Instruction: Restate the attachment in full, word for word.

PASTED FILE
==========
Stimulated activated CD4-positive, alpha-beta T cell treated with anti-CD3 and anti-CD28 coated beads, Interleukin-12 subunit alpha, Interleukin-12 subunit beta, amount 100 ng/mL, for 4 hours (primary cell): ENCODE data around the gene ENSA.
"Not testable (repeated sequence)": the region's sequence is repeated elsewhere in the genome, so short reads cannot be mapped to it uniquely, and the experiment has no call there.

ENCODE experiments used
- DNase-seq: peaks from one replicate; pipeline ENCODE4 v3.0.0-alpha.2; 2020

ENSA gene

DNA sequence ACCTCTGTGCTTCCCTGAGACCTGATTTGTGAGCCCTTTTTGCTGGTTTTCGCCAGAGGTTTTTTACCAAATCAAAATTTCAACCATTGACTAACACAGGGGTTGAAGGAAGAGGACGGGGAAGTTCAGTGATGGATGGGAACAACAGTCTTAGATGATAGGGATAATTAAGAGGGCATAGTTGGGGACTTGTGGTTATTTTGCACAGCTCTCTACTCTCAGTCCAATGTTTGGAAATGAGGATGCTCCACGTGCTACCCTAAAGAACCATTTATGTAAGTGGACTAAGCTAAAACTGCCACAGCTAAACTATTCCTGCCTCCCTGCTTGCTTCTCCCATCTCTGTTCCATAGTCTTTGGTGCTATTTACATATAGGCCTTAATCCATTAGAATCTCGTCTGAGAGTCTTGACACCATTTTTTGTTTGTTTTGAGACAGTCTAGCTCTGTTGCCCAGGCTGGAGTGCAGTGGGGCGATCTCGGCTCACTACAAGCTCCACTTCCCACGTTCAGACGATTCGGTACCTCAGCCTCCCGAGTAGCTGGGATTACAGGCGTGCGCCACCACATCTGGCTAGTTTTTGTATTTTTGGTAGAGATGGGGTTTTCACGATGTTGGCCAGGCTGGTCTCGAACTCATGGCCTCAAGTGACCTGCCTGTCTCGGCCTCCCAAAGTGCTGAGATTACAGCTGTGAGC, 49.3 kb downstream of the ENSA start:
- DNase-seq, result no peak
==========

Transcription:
Stimulated activated CD4-positive, alpha-beta T cell treated with anti-CD3 and anti-CD28 coated beads, Interleukin-12 subunit alpha, Interleukin-12 subunit beta, amount 100 ng/mL, for 4 hours (primary cell): ENCODE data around the gene ENSA.
"Not testable (repeated sequence)": the region's sequence is repeated elsewhere in the genome, so short reads cannot be mapped to it uniquely, and the experiment has no call there.

ENCODE experiments used
- DNase-seq: peaks from one replicate; pipeline ENCODE4 v3.0.0-alpha.2; 2020

ENSA gene

DNA sequence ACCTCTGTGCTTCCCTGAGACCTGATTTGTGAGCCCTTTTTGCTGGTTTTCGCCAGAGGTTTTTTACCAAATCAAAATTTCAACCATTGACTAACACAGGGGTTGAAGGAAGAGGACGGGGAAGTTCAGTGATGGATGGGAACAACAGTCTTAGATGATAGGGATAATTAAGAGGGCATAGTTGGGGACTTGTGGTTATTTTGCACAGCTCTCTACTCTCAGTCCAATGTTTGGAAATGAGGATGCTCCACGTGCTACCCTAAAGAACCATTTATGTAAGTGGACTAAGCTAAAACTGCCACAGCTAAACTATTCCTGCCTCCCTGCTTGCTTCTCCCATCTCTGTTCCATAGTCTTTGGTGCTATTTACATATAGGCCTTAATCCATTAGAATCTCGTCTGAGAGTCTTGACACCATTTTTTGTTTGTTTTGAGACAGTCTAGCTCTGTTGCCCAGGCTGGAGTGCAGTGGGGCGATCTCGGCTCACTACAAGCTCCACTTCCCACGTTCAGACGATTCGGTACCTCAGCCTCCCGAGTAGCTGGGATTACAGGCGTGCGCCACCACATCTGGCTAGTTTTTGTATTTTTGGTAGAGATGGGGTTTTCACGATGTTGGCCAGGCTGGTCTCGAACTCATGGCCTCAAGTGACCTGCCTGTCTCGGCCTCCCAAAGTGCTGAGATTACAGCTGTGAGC, 49.3 kb downstream of the ENSA start:
- DNase-seq, result no peak